REPORT: Here’s Why People Say They Still Pay For Cable Television

streaming sports online

As confident we are that the future of television is going to be in streaming, there’s no doubt that plenty of people still pay for traditional cable television. Despite the complaints of high prices and increasing commercial break lengths, there’s no denying that a one stop shop is often times easier than paying for 3-4 different streaming services to get access to entertainment.

We wanted to figure out why most people still prefer cable to more modern options so we ran a survey of cable subscribers across a wide range of demographics. We asked 785 people one simple question with the following options:

Why do you still have cable television?

  • Live sports
  • More TV show options
  • Not sure what to replace it with
  • Convenience

Our findings:

  • The older you are, the less likely it is you are aware of alternatives to cable
  • Women still subscribe to cable because they feel there are more TV show options in one place
  • Men still subscribe to cable because it’s the easiest place to watch live sports

See the full breakdown:

With no specific segmented considerations, the responses were pretty even between live sports, convenience, and more TV show options. But things started to get more interesting when we broke out the responses in specific demographics.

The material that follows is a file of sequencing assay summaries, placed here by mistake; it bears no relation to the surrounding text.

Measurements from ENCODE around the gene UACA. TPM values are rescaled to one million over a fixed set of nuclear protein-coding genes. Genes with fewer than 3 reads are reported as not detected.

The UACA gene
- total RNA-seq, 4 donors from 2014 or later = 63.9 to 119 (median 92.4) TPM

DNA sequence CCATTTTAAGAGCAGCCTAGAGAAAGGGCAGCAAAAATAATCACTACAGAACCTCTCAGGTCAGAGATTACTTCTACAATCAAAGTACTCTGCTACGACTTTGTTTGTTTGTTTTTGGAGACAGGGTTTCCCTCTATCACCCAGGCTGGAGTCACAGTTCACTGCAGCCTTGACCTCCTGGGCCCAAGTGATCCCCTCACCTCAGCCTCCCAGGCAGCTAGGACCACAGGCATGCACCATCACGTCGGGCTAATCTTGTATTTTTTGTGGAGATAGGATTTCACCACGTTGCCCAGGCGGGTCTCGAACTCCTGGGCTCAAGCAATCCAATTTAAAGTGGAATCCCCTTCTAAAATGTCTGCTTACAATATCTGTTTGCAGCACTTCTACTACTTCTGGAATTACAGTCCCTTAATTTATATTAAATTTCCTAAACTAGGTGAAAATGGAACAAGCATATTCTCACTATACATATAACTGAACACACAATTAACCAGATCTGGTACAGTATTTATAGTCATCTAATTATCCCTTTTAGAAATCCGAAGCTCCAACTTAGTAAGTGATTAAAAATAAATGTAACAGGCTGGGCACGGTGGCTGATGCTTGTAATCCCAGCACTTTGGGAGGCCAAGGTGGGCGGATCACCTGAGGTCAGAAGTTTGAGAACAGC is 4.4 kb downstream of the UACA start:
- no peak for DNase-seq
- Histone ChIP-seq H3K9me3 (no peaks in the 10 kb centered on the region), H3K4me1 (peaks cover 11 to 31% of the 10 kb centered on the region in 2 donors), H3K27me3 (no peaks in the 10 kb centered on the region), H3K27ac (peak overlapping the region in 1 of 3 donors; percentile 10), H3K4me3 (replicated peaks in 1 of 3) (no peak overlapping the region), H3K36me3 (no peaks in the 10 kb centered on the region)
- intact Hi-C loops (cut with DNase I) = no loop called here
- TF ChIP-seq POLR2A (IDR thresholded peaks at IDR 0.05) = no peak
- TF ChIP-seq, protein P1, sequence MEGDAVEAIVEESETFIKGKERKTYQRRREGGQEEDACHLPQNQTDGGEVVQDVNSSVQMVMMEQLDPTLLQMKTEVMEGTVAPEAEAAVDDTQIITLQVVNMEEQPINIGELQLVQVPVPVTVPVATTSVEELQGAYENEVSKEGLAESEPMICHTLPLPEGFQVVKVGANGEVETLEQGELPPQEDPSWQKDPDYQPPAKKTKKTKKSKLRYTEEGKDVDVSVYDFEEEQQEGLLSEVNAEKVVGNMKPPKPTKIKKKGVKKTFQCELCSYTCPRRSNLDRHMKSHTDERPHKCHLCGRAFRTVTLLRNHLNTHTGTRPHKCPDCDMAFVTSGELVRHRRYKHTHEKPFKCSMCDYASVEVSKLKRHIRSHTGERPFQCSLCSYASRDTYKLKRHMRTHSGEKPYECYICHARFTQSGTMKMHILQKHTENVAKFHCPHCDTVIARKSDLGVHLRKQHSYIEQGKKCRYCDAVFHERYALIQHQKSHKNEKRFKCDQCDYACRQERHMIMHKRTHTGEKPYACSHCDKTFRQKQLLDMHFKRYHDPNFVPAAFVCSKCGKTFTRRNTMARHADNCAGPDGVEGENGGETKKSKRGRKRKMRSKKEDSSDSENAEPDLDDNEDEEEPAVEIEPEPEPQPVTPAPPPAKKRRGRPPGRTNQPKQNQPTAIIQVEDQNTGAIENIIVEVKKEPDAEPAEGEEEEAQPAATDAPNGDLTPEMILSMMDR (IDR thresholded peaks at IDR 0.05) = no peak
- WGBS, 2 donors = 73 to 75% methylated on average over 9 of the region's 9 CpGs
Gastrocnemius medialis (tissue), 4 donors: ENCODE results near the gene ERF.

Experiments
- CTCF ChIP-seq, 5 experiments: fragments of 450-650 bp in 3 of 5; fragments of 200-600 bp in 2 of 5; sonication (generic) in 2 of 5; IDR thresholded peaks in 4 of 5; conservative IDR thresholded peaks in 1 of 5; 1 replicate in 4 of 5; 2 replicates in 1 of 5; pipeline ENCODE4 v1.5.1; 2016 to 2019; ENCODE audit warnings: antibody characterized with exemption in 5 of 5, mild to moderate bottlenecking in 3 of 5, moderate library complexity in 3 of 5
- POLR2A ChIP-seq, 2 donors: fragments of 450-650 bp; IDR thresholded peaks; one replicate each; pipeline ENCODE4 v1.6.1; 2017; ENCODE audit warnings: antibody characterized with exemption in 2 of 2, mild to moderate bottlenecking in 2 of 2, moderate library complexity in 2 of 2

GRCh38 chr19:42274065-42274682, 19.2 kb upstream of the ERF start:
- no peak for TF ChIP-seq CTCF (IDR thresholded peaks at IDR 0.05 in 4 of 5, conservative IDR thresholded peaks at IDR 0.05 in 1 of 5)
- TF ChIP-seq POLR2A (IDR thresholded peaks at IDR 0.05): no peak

why do you still have cable

Men of all ages say they still subscribe to cable because live sports are harder to stream than watching on cable (% of total responses):

men cable subscriptions

Women of all ages say they still subscribe to cable because it has more TV show options and is more convenient (% of total responses):

women cable subcriptions

Of all the people who responded that they weren’t sure what to replace cable with, age was a huge factor. The older the respondent, the more likely it is that they are unaware of alternatives to cable subscriptions:

not sure what to replace it with

Live sports has long been the final frontier of traditional cable, as things like the NFL have remained particularly difficult to steam online and even less legal options are often riddled with viruses. But even so, we reported last month that the NFL is working on shifting their focus to digital options when their broadcast contracts end in 2022.

Sports have been a major cash cow for television networks, as they tend to bring in the most advertising revenue. Digital ad revenue has yet to match that of traditional broadcasts, thus there hasn’t been as much of an incentive for major sports to make the jump. But as advertisers (and more importantly, the general public) start to cozy up to digital streaming, so will the major sports leagues.

As far as having more shows to watch, it’s hard to argue with the fact that cable does still provide the easiest place to watch television with a single account and all the trimmings. It has actually gotten more confusing trying to stream our favorite shows and movies as more subscription options continue to spring up. It used to be simple, with just Netflix, but now it takes 2-4 streaming service subscriptions to get everything the average consumer wants.

Regardless, the trend towards streaming TV isn’t slowing down anytime soon, and as it only gets easier to find what you want to watch online, there’s no doubt the number of people cutting cable and replacing it with streaming options will continue to grow.